If there is one thing the recent downturn in energy prices taught investors it's that virtually no dividend is safe, especially among energy stocks with higher yields. This is after many oil and gas producers cut or eliminated their payouts as a result of weaker than expected oil and gas prices. Many more could still cut their payouts if prices don't improve. Three natural gas stocks that top the list of high dividends that are at risk of being cut are Chesapeake Energy (NYSE:CHK), Vanguard Natural Resources LLC (NASDAQOTH:VNRSQ), and Atlas Resources Partners L.P. (UNKNOWN:ARP.DL).
Why Chesapeake Energy's dividend is risky
While Chesapeake Energy's dividend has barely grown over the past five years, its yield has actually skyrocketed as we see on the following chart.
The main reason the stock is now yielding almost 3.5% is due to the fact that the stock price is down almost 50%. It's that inverse relationship between stock price and dividend yield that now puts Chesapeake Energy into the high dividend yield class for the first time in years.
That said, the reason why the stock price has been cut so deeply is because the company's cash flow continues to weaken along with lower commodity prices. Given current commodity price and spending projections, Chesapeake Energy is on pace to have a free cash flow shortfall of $2.1 billion this year and $2.7 billion next year according to analysts. One way the company can reduce its shortfall is to eliminate the $230 million in dividends it pays to investors each year. It's a scenario that's growing more likely the longer commodity prices stay weak.
Why Vanguard Natural Resources distribution is risky
Another investor payout at risk of being cut is the nearly 10% yield currently being paid by Vanguard Natural Resources. It's a distribution that has already been cut once this year by 44% and is at risk of being cut again if conditions don't improve. One of the chief concerns is the fact that Vanguard's natural gas hedges begin to roll off next year, which leaves it much more exposed to weaker oil and gas prices. We can see this in the following slide.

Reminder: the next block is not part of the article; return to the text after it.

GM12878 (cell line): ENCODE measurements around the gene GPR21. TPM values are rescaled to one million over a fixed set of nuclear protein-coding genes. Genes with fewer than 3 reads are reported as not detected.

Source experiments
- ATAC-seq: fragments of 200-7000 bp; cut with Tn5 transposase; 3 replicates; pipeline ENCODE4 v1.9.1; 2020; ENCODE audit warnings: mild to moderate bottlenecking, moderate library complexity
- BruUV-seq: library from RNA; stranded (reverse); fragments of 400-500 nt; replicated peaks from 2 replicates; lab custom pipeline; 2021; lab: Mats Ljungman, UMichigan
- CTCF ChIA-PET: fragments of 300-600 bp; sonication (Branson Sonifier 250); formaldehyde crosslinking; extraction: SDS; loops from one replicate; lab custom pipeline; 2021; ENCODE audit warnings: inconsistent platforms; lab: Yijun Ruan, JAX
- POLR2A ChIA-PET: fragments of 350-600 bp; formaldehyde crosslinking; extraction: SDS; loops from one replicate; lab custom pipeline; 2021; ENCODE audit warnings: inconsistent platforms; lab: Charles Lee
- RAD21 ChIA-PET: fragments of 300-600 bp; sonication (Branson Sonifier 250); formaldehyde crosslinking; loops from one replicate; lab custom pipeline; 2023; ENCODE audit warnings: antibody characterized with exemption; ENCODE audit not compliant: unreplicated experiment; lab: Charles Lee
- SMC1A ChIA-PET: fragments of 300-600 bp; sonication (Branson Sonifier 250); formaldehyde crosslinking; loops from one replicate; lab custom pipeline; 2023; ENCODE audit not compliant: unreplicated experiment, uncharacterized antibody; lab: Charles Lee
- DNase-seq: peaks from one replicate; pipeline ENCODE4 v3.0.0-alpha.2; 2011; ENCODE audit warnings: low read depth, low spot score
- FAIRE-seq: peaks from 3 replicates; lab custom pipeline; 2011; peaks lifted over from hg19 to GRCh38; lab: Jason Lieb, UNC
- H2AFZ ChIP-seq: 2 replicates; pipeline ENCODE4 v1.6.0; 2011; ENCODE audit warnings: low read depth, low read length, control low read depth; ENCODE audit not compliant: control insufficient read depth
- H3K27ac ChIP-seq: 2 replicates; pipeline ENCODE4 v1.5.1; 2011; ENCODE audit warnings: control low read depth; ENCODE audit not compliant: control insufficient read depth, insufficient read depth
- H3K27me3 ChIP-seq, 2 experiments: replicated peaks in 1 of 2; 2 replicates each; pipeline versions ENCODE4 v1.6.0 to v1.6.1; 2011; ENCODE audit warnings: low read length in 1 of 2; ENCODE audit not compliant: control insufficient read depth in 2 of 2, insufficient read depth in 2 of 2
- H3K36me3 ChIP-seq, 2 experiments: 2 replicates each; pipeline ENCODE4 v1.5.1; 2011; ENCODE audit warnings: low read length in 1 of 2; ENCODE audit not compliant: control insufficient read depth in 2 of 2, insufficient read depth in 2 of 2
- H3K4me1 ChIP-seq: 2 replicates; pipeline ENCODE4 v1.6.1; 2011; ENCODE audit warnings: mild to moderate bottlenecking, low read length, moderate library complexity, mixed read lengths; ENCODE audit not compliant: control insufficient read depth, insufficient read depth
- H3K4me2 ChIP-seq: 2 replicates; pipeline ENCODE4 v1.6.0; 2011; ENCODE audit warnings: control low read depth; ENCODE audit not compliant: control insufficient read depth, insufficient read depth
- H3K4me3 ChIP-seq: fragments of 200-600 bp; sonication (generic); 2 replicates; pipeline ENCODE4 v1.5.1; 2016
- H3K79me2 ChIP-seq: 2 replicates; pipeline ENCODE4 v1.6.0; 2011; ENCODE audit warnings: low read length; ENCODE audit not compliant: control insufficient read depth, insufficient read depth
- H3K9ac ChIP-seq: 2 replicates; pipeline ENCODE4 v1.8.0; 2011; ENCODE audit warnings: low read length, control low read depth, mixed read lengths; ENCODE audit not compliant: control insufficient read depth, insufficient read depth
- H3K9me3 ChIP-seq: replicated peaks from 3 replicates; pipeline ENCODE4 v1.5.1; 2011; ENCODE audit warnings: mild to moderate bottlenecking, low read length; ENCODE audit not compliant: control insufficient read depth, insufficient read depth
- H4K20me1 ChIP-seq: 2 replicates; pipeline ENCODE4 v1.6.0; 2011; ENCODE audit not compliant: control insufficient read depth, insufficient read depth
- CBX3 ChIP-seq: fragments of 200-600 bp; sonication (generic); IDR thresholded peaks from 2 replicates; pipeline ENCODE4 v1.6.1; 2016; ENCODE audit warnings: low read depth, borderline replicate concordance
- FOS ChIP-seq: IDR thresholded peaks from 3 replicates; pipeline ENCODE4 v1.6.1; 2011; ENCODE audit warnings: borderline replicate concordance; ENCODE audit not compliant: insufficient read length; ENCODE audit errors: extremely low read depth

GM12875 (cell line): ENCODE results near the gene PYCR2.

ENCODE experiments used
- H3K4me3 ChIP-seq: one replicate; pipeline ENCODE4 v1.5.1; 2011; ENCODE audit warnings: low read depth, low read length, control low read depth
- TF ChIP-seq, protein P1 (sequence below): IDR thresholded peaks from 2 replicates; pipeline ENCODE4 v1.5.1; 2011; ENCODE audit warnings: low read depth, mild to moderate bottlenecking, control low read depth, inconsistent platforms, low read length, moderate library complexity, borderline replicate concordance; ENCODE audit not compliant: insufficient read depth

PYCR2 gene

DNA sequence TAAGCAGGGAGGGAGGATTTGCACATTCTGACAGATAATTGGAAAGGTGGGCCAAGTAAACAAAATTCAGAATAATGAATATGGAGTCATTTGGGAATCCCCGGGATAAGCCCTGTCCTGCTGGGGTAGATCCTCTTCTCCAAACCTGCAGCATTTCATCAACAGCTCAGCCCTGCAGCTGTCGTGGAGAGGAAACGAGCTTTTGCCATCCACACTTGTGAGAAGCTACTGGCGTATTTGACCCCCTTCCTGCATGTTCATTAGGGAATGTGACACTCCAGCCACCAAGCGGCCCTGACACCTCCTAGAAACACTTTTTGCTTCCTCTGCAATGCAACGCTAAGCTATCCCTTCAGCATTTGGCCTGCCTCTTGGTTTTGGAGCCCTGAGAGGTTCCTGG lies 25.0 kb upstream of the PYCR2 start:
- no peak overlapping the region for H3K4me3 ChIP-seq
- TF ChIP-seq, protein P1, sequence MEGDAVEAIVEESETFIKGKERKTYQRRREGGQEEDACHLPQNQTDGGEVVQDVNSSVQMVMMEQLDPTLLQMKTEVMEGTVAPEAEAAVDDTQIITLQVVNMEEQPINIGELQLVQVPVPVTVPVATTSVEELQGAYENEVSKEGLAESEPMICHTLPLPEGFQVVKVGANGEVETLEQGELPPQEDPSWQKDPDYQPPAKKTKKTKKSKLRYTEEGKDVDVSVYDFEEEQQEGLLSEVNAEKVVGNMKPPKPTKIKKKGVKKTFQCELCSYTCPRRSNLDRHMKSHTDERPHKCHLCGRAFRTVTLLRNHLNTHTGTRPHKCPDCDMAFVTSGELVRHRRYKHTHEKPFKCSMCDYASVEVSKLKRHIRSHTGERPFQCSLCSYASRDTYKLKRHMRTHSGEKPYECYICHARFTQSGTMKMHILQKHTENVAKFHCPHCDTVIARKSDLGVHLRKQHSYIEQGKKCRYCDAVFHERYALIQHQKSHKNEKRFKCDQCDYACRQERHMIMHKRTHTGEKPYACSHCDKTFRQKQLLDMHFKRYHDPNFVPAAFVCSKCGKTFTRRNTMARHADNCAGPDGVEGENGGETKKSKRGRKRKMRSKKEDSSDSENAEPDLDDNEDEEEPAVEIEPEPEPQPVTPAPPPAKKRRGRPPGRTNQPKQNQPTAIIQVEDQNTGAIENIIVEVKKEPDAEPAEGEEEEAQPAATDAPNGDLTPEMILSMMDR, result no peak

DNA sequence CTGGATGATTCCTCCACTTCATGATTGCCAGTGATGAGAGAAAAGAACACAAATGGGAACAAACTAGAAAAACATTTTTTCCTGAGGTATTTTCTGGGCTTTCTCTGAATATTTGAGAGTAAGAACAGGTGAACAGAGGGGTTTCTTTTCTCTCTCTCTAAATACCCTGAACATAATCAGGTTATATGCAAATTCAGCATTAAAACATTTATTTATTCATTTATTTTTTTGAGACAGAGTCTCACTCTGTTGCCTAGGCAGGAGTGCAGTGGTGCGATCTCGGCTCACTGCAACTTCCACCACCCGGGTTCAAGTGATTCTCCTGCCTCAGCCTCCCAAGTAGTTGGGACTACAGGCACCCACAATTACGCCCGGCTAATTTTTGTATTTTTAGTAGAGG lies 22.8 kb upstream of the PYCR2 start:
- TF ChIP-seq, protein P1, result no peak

As that slide notes, Vanguard's natural gas production is 84% hedged this year, but pro forma for its two pending acquisitions will only be 69% hedged in 2016 and 40% hedged in 2017. That leaves the company wide open to the downside of natural gas as its price is already down about 10% so far this year, which will impact the cash flow that currently underpins Vanguard's 10% yield. Suffice it to say, if natural gas prices don't meaningfully improve heading into 2016, Vanguard Natural Resources' distribution could be cut again.
Why Atlas Resource Partners' distribution is risky
Atlas Resources Partners has the highest yield of the group as it's yielding an unbelievable 24.3% at the moment. This is despite the fact that like Vanguard its payout has already been cut once this year. However, given how high the yield is at the moment, investors are betting the payout will be cut again.
The reason investors expect the payout to be cut is because nearly a quarter of the company's production margin is currently unhedged, which leaves it wide open to commodity prices volatility. In addition to that, investors are nervous about the company's debt and liquidity as it has taken on a lot of debt to acquire oil and gas properties over the past few years. The biggest concern is the company's credit facility as the company has borrowed $544 million of its $750 million borrowing base. That borrowing base could be reduced by its banks if commodity prices don't improve, which could force the company to cut the payout and use that cash to pay down some of its outstanding borrowings.
After what has happened to oil and gas dividends over the past year, it seems as though no energy-related dividend is safe anymore. Three that appear to have the highest risk of being cut among natural gas stocks are the payouts of Chesapeake Energy, Vanguard Natural Resources, and Atlas Resource Partners. All three are facing a cash flow crunch from weak commodity prices, which could lead to their high current yields being reduced over the next year.